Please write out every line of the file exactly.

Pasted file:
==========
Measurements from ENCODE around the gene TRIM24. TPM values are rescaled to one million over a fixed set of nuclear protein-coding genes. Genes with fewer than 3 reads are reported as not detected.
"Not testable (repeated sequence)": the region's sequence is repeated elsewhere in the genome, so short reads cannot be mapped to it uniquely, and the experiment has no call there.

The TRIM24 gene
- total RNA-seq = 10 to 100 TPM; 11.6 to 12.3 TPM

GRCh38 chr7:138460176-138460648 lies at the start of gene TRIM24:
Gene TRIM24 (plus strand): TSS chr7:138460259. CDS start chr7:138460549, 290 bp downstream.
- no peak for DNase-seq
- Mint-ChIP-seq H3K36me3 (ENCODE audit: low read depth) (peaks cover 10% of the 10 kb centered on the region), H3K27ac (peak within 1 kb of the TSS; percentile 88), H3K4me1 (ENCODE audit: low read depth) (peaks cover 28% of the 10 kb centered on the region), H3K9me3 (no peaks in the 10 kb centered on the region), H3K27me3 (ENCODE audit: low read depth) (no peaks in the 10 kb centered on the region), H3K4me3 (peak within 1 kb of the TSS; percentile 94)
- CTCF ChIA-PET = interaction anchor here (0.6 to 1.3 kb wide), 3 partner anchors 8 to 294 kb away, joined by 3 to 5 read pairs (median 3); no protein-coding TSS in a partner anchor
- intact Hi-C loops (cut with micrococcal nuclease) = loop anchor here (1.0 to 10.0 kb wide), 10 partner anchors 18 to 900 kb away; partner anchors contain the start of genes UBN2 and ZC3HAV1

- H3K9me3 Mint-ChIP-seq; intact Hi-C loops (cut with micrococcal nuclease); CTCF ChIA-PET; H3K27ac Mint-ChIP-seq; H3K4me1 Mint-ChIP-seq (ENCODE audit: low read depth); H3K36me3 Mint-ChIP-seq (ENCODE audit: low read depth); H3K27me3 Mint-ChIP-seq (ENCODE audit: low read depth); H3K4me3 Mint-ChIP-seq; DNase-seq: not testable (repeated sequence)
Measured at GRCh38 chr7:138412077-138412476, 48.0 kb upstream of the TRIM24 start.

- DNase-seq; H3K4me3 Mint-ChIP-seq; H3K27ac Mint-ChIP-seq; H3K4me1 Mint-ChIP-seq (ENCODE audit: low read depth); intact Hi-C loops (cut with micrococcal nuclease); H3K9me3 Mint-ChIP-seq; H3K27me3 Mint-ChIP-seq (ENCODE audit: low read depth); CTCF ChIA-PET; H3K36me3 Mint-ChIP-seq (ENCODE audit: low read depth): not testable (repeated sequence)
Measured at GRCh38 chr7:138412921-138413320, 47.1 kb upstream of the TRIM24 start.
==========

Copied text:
Measurements from ENCODE around the gene TRIM24. TPM values are rescaled to one million over a fixed set of nuclear protein-coding genes. Genes with fewer than 3 reads are reported as not detected.
"Not testable (repeated sequence)": the region's sequence is repeated elsewhere in the genome, so short reads cannot be mapped to it uniquely, and the experiment has no call there.

The TRIM24 gene
- total RNA-seq = 10 to 100 TPM; 11.6 to 12.3 TPM

GRCh38 chr7:138460176-138460648 lies at the start of gene TRIM24:
Gene TRIM24 (plus strand): TSS chr7:138460259. CDS start chr7:138460549, 290 bp downstream.
- no peak for DNase-seq
- Mint-ChIP-seq H3K36me3 (ENCODE audit: low read depth) (peaks cover 10% of the 10 kb centered on the region), H3K27ac (peak within 1 kb of the TSS; percentile 88), H3K4me1 (ENCODE audit: low read depth) (peaks cover 28% of the 10 kb centered on the region), H3K9me3 (no peaks in the 10 kb centered on the region), H3K27me3 (ENCODE audit: low read depth) (no peaks in the 10 kb centered on the region), H3K4me3 (peak within 1 kb of the TSS; percentile 94)
- CTCF ChIA-PET = interaction anchor here (0.6 to 1.3 kb wide), 3 partner anchors 8 to 294 kb away, joined by 3 to 5 read pairs (median 3); no protein-coding TSS in a partner anchor
- intact Hi-C loops (cut with micrococcal nuclease) = loop anchor here (1.0 to 10.0 kb wide), 10 partner anchors 18 to 900 kb away; partner anchors contain the start of genes UBN2 and ZC3HAV1

- H3K9me3 Mint-ChIP-seq; intact Hi-C loops (cut with micrococcal nuclease); CTCF ChIA-PET; H3K27ac Mint-ChIP-seq; H3K4me1 Mint-ChIP-seq (ENCODE audit: low read depth); H3K36me3 Mint-ChIP-seq (ENCODE audit: low read depth); H3K27me3 Mint-ChIP-seq (ENCODE audit: low read depth); H3K4me3 Mint-ChIP-seq; DNase-seq: not testable (repeated sequence)
Measured at GRCh38 chr7:138412077-138412476, 48.0 kb upstream of the TRIM24 start.

- DNase-seq; H3K4me3 Mint-ChIP-seq; H3K27ac Mint-ChIP-seq; H3K4me1 Mint-ChIP-seq (ENCODE audit: low read depth); intact Hi-C loops (cut with micrococcal nuclease); H3K9me3 Mint-ChIP-seq; H3K27me3 Mint-ChIP-seq (ENCODE audit: low read depth); CTCF ChIA-PET; H3K36me3 Mint-ChIP-seq (ENCODE audit: low read depth): not testable (repeated sequence)
Measured at GRCh38 chr7:138412921-138413320, 47.1 kb upstream of the TRIM24 start.